It isn’t all Red Hoods and over-eating in this episode, however. Seemingly every one of Gotham‘s story lines receives at least a little bit of screen time – the most interesting of which is Bruce Wayne’s. Alfred’s old army buddy Reginald Payne drops by the Wayne Manor for an unknown reason. While there, he has a brief sparring session with Bruce Wayne where we see Bruce learning some of the more brutal fighting techniques he knows later on as an adult superhero. It’s hard to imagine that one 5-minute fight session with an old friend is all he needs to learn his dirty fighting style, but it’s definitely meant to serve as a catalyst for his future. I’m not exactly doing everything in my power to avoid spoilers here, but I’ll avoid letting the big one at the end of the episode spill. With that said, can we agree to just say eff Reginald? His scene at the very end also shows just how corrupt and awful Wayne Enterprise is. Even someone as generally terrible as Reginald feels remorse for what he did and wants some sympathy paid for Bruce, but Wayne Enterprises only cares about itself.
I have to say though, while I enjoy the Bruce story in this episode as much as any other, the interaction between him, Alfred, and Reggie are bizarre. There’s this weird sense of Alfred being jealous of the budding relationship between Reggie and Bruce as if they’re some kind of love triangle. While his suspicion makes a little more sense at the end of the episode, there’s no reason he should have suspected anything prior to the big shocker at the end.
Speaking of weird relationships, Barbara, Ivy, and Selina all continue to have an awkward, drunk slumber party together. Barbara gets oddly touchy-feely with Selina and gives her some of her old skimpy clothes. Like Bruce, some of the seeds of Selina’s future are sewn with her interactions with Barbara. While Selina instantly rejects Barbara’s statement that her looks can be “as powerful as any knife or gun,” knowing her future as Catwoman, that idea of using her looks to her benefit surely comes back into Selina’s life later. Outside of that little glimpse into the future, the segments in Gordon’s apartment continue to be nothing but strange and out of place.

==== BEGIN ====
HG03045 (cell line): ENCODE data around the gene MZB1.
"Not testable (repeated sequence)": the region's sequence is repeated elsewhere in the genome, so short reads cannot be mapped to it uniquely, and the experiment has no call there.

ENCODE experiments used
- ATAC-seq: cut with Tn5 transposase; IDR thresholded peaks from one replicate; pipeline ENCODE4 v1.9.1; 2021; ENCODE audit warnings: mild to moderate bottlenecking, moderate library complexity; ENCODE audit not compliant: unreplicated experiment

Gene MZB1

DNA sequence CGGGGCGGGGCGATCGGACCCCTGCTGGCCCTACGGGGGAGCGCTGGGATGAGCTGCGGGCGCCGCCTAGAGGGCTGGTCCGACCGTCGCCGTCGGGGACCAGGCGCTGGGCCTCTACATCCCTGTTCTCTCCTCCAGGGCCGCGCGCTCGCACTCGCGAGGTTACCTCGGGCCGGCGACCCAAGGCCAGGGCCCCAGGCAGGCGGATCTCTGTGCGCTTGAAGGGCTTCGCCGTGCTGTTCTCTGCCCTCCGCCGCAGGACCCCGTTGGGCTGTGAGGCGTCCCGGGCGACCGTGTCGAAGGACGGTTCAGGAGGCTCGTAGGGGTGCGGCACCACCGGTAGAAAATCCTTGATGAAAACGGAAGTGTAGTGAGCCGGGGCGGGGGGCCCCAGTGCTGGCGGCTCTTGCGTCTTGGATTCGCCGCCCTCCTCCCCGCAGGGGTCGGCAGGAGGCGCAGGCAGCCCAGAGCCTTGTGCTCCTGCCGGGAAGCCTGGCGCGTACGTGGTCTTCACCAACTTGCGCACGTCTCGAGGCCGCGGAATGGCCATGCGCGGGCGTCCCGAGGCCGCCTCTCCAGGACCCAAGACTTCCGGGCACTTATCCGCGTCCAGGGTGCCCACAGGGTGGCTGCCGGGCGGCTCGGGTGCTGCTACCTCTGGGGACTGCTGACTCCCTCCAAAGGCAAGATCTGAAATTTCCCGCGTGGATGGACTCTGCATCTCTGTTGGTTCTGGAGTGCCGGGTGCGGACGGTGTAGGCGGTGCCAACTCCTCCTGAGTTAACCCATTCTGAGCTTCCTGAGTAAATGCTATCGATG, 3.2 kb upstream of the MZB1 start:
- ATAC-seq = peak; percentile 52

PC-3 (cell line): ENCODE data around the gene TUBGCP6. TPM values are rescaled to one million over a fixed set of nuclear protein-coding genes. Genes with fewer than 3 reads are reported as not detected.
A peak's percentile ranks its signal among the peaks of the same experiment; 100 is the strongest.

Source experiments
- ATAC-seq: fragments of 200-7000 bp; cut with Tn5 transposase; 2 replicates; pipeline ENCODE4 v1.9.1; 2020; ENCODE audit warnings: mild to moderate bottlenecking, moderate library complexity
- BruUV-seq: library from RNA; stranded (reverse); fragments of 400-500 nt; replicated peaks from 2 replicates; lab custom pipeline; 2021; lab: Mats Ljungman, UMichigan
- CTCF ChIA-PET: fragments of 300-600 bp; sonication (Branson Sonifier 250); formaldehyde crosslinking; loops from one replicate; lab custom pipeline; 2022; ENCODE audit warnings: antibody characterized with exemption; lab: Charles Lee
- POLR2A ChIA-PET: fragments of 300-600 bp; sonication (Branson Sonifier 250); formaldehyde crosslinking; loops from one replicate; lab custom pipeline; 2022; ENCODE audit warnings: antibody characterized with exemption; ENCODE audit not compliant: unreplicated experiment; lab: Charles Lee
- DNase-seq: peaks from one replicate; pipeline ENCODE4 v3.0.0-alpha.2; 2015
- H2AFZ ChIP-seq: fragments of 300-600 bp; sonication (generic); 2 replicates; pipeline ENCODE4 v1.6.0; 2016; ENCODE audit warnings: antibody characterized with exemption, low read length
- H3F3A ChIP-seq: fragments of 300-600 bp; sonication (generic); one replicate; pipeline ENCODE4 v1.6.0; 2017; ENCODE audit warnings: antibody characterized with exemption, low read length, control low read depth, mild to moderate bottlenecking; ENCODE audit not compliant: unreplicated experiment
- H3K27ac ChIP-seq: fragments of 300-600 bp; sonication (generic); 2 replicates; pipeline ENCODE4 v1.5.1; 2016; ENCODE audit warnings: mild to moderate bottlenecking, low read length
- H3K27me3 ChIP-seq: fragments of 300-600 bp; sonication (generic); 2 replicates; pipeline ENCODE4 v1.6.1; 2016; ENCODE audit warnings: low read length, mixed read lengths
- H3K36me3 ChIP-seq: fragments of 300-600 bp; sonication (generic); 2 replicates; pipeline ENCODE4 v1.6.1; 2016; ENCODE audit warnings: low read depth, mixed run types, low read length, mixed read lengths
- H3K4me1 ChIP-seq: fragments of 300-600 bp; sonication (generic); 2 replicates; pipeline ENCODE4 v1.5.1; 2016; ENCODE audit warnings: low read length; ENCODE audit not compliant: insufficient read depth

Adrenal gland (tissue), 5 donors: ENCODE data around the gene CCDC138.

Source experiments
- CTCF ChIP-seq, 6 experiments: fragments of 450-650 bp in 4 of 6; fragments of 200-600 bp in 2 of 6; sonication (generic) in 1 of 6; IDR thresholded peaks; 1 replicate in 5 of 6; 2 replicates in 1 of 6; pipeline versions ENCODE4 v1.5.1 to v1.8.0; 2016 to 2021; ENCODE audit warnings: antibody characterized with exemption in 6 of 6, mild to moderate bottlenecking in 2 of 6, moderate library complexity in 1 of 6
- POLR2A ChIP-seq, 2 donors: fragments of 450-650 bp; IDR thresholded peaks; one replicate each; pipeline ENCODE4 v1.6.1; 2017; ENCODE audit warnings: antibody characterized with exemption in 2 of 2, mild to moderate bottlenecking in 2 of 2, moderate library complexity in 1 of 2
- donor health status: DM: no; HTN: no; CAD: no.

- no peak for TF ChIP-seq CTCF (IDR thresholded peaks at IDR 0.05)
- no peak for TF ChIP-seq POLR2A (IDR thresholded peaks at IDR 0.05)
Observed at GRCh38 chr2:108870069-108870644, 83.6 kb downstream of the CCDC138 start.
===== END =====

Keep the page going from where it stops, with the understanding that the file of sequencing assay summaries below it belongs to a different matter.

Red-Hood-Barbara
I also still have no idea what is up with Fish Mooney, but that seems a little more ok now. Something finally happened in her story, someone lost an eye, and I’m satisfied enough for now. Her character’s story only moved a small amount, but what happens serves as the “big WTF moment” that the show has been severely lacking. Gotham finally takes advantage of the fact that Mooney is a non-canon character and lets her do something truly surprising.
Fish’s old sidekick Butch also remains an enigma. I thought after last week when Zsasz introduced him that he was somehow hypnotized or surgically under Falcone’s control, but that seems like it isn’t the case now. He’s just been convinced to be loyal to Falcone and the bar that Penguin “inherited” from Fish? Maybe he’s been revived as some sort of obedient zombie? So far his intentions remain extremely convoluted, and it’s equally confusing as to why Penguin would even trust him if he’s not in total and complete control. Even if there was the slightest chance he was faking and attempting to eventually report back to Fish, any good villain would have him locked in the basement in a heartbeat. But then again Penguin is far from a good villain at this point in his timeline.

Last Updated on

To Top